Nearly every entrepreneur I’ve met in this first quarter of 2018 says that last year was a very difficult year for business. The political climate, interest rate capping and the wait and see attitude of potential clients all contributed to one of the hardest years yet for business in Kenya in recent times. My consulting practice wasn’t spared. Clients who were on retainer felt the pinch of the business environment and opted out of engagements. Proposals that were at contractual stage found themselves on a pile, all pending signing. Our very modest forecast looked like a joke. But we weren’t laughing.
By the end of Q1 of 2017, we had to make some very serious decisions regarding the future of the business. I hadn’t been in this position since we set up in September 2014. There are a few things more heartbreaking, I’ve learned, than watching people who depend on you, who have bought into your vision, realise you don’t have all the answers. For the first time since we set up, I felt fear.
That’s the thing about being the CEO. You will not always have the answers. You will not always know whether the answer you have is the right one. But you have to make a decision and act swiftly. Your employees, your clients and your vision depend on this – your confident decision making based on the information you have at hand. It is making quick, strategic decisions relating to our product offering, our marketing plan and our operational costs that ended our year on a positive growth trajectory compared to 2016 in spite of all the odds.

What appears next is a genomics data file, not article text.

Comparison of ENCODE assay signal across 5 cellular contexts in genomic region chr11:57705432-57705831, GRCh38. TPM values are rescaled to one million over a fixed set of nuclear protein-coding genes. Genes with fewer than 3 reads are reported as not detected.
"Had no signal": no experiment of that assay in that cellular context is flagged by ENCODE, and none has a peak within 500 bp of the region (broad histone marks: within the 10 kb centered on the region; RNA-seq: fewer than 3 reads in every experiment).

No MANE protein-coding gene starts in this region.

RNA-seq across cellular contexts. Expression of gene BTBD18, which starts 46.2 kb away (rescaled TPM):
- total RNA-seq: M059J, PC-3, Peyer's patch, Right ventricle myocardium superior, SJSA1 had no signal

So, what can a CEO do when they need to make a decision while fearing the outcome of every possible option? How do you put fear aside, in order to make a strategic decision and not one out of the emotion? I use two pieces of wisdom that I’ve gathered from reading.
- “Every CEO of a startup should focus on what needs to be right rather than worrying about what is wrong. One of the most difficult challenges is keeping your mind in check. You need to be able to move aggressively and decisively without acting insane. To calm your nerves, find someone you can talk to who understands what you’re going through. Put your ideas, challenges, and fears on paper for a better focus on where you are going and not what you are trying to avoid. There is a fine line between fear and courage — People who watch you judge you on what you do, not how you feel.” Wisdom from Ben Horowitz that I carry with me, always.
- “When we make decisions based on fear, we always overcompensate or undercompensate, leading us to experience the very thing we were afraid of in the first place. Risk is a two-sided coin.” Says Brad Federman. I normally like to think – what’s the worst that will happen if I do X and what’s the worst thing that will happen if I don’t do X. This allows me to experience the emotions associated with my decision outcome and therefore eliminate the fear I feel at that moment.
There’s no secret to being a successful CEO, other than making the best move when there are no good moves. And remember, NOT making a decision has its own outcomes as well because it’s a decision in itself. The situation you’re in could degenerate or you could result in a missed opportunity.